TGR: What other companies do you want to talk about?
EC: SilverCrest Mines Inc. (SVL:TSX.V; SVLC:NYSE.MKT) announced a silver resource of 199 Moz at La Joya. It's a low-grade, polymetallic skarn: silver, copper, gold, lead and zinc. The company followed that up with a pretty good PEA: an after-tax NPV% of $93M and a 22% IRR for a "starter pit" operation that is focused on the highest grade portion of the resource.
TGR: How do you rate its management?
EC: That's the main reason I like it. Chairman Scott Drever, President Eric Fier and CFO Barney Magnusson have been a team since day one. They are all well experienced in both exploration and putting mines into production.
That experience really showed with Santa Elena, SilverCrest's Sonora mine. It has good grades and pretty much an even mix between gold and silver in value. The team has managed to get it financed at the bottom of the market in 2009, which was no easy feat, and built it for a little more than $20M, which is pretty amazing. It's producing silver equivalent at $8.50/oz. That's quite a bit better than most.
TGR: What are the prospects for Santa Elena expansion?
EC: It's most of the way through one now. Santa Elena started out as a heap leach, but SilverCrest is building a mill, which should start production early next year. That should bring the company up from, say, 2.5 Moz silver equivalent to close to 3.5 Moz next year. As the mine gets into deeper, higher grade material, it should surpass 4 Moz silver equivalent in 2015. La Joya will be more difficult, but I definitely wouldn't bet against management building it on time and on budget and making sure it makes money.
TGR: SilverCrest is in Mexico, and the new mining regime proposed by the Mexican government has been met with threats by mining companies to close operations and cease investment. Is this premature?
EC: I think some of this is politics and not just on the part of the Mexicans. If someone raises your taxes, you jump up and down. I don't want to underestimate the seriousness of this, but it gets called a royalty when it really isn't. It actually comes off the net. I think it will reduce after-tax profits by 10%, which isn't wonderful but I don't think it will suddenly make economic mining projects uneconomic. What it will do is raise the bar a bit on projects still in development. Some operations that already looked a bit marginal might not get built now.
That said, Mexico, especially the northwest where SilverCrest operates, is one of the few areas in the world where companies can put mines into production fairly painlessly, with a well-understood permitting regime and low capexes. Miners that produce gold at $500 or $600/oz cash costs are not going to become unprofitable because of a tax increase from 30% to 37%.
TGR: Eric, thank you for your time and your insights.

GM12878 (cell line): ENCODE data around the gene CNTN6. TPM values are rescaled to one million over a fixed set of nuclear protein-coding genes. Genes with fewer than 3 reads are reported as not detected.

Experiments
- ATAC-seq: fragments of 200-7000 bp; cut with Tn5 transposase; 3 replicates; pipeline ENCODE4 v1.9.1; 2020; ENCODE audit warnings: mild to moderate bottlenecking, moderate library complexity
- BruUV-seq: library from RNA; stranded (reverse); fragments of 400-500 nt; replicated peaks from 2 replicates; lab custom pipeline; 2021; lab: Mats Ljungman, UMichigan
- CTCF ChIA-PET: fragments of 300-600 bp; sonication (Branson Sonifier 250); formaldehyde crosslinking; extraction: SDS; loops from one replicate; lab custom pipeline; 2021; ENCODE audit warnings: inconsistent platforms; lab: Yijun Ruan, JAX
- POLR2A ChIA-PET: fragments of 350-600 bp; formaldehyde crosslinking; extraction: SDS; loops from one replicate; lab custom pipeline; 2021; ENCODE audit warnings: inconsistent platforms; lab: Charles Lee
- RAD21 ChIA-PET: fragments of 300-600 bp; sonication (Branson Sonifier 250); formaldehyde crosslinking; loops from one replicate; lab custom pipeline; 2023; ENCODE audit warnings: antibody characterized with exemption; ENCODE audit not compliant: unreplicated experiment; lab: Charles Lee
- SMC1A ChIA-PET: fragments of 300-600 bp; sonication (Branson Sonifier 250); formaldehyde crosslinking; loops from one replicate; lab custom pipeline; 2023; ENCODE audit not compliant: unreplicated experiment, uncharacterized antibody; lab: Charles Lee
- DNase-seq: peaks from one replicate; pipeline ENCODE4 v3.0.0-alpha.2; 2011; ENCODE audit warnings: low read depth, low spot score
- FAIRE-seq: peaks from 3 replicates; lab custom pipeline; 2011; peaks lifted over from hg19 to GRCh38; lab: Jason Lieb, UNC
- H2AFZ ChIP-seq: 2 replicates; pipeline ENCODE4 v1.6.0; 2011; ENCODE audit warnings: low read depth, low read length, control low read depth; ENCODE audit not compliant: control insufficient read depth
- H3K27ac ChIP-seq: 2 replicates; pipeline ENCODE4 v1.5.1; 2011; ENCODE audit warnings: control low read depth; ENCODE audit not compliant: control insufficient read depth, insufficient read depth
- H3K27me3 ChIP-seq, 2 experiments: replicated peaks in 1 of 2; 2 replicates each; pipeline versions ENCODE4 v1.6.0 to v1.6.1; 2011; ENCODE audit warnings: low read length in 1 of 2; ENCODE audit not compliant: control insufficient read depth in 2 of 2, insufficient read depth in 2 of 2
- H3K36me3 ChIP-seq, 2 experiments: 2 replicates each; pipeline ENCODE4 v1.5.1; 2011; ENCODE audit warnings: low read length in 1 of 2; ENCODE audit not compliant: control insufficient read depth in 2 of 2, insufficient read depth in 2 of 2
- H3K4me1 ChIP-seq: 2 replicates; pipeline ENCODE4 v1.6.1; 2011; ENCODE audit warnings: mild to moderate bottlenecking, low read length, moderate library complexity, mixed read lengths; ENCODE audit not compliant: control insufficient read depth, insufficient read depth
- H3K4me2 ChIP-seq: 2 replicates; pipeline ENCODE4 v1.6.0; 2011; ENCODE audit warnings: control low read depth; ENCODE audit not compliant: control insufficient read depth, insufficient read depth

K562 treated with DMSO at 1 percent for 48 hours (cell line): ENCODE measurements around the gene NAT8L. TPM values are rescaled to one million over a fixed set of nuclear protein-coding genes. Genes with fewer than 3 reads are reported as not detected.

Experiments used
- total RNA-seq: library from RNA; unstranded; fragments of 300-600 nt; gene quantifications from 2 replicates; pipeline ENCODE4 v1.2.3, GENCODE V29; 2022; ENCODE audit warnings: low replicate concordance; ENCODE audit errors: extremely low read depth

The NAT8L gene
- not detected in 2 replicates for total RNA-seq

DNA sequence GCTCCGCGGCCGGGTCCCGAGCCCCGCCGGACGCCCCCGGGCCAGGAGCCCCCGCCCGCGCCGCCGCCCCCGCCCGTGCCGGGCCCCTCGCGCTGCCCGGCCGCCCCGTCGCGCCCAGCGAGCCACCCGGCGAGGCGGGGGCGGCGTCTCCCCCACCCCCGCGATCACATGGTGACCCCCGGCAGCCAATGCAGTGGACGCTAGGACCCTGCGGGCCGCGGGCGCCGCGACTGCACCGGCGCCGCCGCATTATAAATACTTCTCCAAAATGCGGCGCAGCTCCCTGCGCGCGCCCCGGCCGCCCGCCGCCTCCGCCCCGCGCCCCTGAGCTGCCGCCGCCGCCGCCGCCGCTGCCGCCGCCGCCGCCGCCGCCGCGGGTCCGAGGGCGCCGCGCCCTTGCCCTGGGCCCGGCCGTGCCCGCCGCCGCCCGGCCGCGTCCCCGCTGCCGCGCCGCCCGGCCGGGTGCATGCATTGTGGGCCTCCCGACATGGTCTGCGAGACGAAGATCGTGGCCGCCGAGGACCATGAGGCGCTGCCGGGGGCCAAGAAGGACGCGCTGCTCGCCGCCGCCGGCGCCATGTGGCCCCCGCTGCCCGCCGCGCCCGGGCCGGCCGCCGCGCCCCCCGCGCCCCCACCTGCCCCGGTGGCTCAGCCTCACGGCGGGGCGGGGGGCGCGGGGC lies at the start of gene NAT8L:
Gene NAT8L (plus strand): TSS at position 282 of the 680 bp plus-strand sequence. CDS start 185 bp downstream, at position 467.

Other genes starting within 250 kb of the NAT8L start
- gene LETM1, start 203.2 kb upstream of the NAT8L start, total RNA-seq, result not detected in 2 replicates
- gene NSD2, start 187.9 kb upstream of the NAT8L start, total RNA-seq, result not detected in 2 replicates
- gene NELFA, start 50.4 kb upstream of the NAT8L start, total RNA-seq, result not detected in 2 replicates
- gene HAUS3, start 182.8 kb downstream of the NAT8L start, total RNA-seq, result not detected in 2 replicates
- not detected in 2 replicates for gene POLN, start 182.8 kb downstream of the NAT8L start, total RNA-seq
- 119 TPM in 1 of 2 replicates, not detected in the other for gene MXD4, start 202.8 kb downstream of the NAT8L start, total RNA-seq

EC: You're welcome. I have a new report available for your readers that is free to download—it is actually an interview with one of the companies I have discussed above, which I think is a very worthwhile read. We also have a special subscription offer included in this report.
Eric Coffin is the editor of the HRA (Hard Rock Analyst) family of publications. Coffin has a degree in corporate and investment finance and has extensive experience in merger and acquisitions and small-company financing and promotion. For many years, he tracked the financial performance and funding of all exchange-listed Canadian mining companies and has helped with the formation of several successful exploration ventures. Coffin was one of the first analysts to point out the disastrous effects of gold hedging and gold loan-capital financing in 1997. He also predicted the start of the current secular bull market in commodities based on the movement of the U.S. dollar in 2001 and the acceleration of growth in Asia and India. Coffin can be reached at [email protected] or the website www.hraadvisory.com.
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1) Kevin Michael Grace conducted this interview for The Gold Report and provides services to The Gold Report as an independent contractor. He or his family own shares of the following companies mentioned in this interview: None.
2) The following companies mentioned in the interview are sponsors of The Gold Report: Colorado Resources Ltd., Mundoro Capital Inc., Roxgold Inc., SilverCrest Mines Inc. and True Gold Mining Inc. Goldcorp Inc. is not affiliated with The Gold Report. Streetwise Reports does not accept stock in exchange for its services or as sponsorship payment.
3) Eric Coffin: I or my family own shares of the following companies mentioned in this interview: Colorado Resources Ltd., GoldQuest Mining Corp., Mundoro Capital Inc., Reservoir Minerals Inc., Roxgold Inc., San Marco Resources Inc., SilverCrest Mines Inc. and True Gold Mining Inc. I personally am or my family is paid by the following companies mentioned in this interview: None. My company has a financial relationship with the following companies mentioned in this interview: None. I was not paid by Streetwise Reports for participating in this interview. Comments and opinions expressed are my own comments and opinions. I had the opportunity to review the interview for accuracy as of the date of the interview and am responsible for the content of the interview.